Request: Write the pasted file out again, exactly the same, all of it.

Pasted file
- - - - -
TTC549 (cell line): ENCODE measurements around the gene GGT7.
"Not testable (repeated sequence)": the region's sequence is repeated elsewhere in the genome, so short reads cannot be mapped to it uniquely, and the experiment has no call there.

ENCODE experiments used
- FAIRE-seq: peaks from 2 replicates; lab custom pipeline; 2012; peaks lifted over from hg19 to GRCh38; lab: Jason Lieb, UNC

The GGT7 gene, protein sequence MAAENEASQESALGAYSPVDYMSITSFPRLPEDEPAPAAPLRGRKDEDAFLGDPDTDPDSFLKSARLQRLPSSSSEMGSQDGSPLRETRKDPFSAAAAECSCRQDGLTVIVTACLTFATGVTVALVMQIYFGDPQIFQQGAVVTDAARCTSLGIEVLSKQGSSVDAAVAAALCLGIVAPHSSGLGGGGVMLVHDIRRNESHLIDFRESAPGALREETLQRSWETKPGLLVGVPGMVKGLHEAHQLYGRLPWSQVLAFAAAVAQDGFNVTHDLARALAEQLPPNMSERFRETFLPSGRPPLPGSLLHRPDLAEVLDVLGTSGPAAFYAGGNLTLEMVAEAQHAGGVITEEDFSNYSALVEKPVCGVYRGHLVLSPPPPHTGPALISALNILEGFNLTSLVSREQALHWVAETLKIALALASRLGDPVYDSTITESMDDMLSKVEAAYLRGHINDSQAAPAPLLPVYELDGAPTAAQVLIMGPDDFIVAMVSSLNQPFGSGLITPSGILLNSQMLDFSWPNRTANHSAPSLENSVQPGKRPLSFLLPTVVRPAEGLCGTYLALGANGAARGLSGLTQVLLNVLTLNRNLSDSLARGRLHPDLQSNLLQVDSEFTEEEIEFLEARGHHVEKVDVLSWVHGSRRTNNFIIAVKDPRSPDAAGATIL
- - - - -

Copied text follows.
TTC549 (cell line): ENCODE measurements around the gene GGT7.
"Not testable (repeated sequence)": the region's sequence is repeated elsewhere in the genome, so short reads cannot be mapped to it uniquely, and the experiment has no call there.

ENCODE experiments used
- FAIRE-seq: peaks from 2 replicates; lab custom pipeline; 2012; peaks lifted over from hg19 to GRCh38; lab: Jason Lieb, UNC

The GGT7 gene, protein sequence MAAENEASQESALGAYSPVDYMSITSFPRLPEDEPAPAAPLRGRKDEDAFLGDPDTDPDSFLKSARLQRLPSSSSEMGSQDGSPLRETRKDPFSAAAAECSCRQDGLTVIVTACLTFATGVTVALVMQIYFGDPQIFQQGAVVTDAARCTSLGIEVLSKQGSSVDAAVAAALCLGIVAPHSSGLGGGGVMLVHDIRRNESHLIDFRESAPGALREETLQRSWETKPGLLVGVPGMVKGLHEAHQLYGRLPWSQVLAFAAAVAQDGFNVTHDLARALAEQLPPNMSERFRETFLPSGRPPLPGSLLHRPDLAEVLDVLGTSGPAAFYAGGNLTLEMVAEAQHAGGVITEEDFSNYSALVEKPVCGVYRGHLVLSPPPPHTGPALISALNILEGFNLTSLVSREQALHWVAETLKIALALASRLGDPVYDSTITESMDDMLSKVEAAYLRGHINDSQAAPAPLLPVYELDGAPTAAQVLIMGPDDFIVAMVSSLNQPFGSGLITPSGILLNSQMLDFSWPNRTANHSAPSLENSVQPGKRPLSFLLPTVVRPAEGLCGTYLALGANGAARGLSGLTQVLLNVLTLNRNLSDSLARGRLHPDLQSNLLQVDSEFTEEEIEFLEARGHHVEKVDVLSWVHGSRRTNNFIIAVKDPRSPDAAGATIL